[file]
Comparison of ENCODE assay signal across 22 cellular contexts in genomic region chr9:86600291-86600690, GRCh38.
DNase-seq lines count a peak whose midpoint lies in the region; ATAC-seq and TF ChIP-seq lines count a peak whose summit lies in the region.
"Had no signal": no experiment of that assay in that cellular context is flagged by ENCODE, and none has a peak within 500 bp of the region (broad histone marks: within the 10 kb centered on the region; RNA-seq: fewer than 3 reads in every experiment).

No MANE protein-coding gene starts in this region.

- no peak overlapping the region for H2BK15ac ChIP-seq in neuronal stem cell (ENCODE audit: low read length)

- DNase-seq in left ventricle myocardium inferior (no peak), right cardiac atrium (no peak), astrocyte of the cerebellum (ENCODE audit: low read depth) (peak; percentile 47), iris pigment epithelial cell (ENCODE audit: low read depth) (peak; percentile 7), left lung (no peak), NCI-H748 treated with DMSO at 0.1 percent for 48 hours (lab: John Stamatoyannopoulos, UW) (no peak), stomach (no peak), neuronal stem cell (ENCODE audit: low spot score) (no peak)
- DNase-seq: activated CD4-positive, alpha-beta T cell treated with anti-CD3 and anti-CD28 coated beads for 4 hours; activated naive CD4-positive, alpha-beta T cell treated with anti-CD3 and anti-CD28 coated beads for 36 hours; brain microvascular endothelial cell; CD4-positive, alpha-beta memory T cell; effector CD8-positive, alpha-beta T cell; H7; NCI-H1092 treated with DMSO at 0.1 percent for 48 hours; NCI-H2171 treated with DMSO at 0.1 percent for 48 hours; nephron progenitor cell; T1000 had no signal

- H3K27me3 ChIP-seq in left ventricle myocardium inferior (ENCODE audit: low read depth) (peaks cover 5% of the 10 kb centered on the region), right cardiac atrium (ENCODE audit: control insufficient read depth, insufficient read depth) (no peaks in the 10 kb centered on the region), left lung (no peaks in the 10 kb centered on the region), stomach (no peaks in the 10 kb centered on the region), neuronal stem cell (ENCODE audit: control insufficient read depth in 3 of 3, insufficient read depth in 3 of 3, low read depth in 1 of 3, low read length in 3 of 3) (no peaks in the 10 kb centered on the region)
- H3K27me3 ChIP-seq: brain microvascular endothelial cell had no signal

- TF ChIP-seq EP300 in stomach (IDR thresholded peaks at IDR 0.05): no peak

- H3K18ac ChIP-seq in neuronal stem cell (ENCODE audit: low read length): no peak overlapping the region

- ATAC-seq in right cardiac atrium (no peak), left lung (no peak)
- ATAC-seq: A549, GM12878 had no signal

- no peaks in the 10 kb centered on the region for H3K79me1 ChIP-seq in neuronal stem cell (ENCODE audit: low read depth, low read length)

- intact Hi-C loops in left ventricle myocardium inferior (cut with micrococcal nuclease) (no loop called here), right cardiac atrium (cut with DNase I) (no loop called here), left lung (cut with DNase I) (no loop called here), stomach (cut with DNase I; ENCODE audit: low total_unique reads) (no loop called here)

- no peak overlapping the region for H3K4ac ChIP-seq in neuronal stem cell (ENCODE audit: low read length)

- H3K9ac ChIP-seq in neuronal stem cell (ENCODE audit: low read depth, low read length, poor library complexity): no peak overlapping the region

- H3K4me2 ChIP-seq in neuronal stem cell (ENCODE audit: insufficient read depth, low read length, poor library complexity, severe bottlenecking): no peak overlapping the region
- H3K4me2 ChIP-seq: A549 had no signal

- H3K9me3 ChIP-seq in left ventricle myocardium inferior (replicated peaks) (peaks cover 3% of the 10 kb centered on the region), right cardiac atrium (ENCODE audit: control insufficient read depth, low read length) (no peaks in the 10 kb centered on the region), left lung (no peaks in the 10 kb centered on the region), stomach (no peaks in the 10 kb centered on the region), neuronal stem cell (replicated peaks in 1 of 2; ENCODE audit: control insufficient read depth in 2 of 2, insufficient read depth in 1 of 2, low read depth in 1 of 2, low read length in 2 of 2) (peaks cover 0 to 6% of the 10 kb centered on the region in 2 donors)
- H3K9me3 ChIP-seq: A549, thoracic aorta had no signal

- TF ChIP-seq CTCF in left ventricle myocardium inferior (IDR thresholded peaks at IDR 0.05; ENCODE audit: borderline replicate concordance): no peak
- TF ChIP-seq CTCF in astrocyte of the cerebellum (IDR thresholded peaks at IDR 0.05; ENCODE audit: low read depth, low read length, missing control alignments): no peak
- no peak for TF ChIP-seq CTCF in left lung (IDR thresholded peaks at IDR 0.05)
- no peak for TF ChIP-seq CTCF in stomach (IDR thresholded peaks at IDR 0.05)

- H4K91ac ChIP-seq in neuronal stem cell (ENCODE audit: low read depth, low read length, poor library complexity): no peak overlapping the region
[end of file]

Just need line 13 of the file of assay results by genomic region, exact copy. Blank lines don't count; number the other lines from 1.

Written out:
- ATAC-seq: A549, GM12878 had no signal